> installed whenever a mouse is detected on the system;
> and if the X server is also installed, it should
> always be configured to get mouse events from the gpm
> daemon rather than drive the mouse directly.
>
> This will allow the use of the mouse both in a virtual
> console and in X. Not only that, but "hot swapping"
> the mouse will be far less disruptive for X users.
> When the X server drives a standard PS/2 mouse
> directly, if the user unplugs the mouse and plugs in
> another one while the system is running, he must stop
> and restart the X server, losing all of his X
> applications in the process, in order to regain the
> use of the mouse. But when using gpm, all he must do
> is stop and re-start the gpm daemon to make the mouse
> work again. The X server is unaffected and the X
> applications are unaffected.
>
> With this recommendation, you should also move gpm to
> CD-ROM number 1.

With current kernels, if you use /dev/input/mice, the port can be shared
by gpm and X at the same time, and all mice you connect (no matter what)
show up in that device. Of course PS/2 mice can not be connected while
the system is on, since the hardware simply is not designed for that (I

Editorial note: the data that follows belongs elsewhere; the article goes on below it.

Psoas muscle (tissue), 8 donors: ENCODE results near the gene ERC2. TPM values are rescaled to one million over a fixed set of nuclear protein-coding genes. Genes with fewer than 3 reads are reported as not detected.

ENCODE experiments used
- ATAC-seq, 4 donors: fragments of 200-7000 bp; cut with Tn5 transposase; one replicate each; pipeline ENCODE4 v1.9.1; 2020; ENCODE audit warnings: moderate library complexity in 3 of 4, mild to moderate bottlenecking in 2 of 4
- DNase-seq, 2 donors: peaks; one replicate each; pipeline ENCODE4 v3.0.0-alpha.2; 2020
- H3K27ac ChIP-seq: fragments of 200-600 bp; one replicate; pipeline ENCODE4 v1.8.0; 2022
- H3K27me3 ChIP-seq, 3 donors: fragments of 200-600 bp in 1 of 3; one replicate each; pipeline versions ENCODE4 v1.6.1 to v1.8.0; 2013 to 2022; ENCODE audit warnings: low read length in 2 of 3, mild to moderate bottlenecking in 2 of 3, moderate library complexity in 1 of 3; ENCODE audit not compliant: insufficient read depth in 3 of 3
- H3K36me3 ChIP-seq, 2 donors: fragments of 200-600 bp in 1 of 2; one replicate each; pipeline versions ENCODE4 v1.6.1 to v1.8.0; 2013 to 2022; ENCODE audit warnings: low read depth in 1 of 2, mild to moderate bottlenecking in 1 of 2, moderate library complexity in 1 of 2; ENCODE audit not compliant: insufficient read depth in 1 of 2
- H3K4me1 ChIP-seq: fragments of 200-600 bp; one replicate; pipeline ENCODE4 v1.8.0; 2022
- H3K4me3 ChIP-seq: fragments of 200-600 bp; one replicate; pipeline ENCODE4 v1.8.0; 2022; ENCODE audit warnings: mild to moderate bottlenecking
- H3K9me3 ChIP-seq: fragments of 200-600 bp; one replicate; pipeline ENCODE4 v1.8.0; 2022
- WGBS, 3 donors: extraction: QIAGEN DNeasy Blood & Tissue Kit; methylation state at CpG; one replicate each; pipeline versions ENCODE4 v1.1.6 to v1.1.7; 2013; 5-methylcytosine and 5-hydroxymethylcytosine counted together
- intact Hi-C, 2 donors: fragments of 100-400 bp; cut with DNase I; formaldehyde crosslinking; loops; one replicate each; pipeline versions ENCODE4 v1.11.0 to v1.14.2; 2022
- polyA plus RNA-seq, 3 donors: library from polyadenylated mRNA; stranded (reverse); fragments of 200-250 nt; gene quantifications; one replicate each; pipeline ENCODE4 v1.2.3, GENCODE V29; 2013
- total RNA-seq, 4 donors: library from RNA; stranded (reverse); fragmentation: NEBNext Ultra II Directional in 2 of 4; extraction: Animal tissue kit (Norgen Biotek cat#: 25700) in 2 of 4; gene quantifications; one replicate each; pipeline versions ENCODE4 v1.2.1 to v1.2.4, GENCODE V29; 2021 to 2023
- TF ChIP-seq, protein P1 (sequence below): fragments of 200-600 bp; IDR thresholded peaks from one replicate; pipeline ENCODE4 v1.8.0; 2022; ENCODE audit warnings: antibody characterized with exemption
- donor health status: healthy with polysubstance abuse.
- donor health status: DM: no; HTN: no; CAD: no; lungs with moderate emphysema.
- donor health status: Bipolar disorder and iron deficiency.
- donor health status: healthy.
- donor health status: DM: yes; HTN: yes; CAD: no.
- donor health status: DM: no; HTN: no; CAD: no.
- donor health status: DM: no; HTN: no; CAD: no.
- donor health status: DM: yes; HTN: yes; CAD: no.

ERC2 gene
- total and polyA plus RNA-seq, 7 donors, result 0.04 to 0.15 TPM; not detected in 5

believe it can actually be damaged by trying although I have no seen it
happen.). On a few systems it seems to work if you plug in a ps/2 mouse
on the fly, but on the vast majority it does not work until you reset
the system. USB mice of course are hot plug and hence much simpler.

I like gpm, and use it, but I no longer point X at it like I used to
now that the kernel allows mouse sharing at all times (as long as you
don't try to use the obsolete /dev/psaux device to access the mouse).

gpm would also be on the first CD already, if lots of people used it.
Apparently they do not.

--
Len Sorensen


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Old 05-27-2008, 10:07 PM
Joey Hess
 
Default Mouse configuration during installation needs improvement

Lennart Sorensen wrote:
> With current kernels, if you use /dev/input/mice, the port can be shared
> by gpm and X at the same time, and all mice you connect (no matter what)
> show up in that device. Of course PS/2 mice can not be connected while
> the system is on, since the hardware simply is not designed for that (I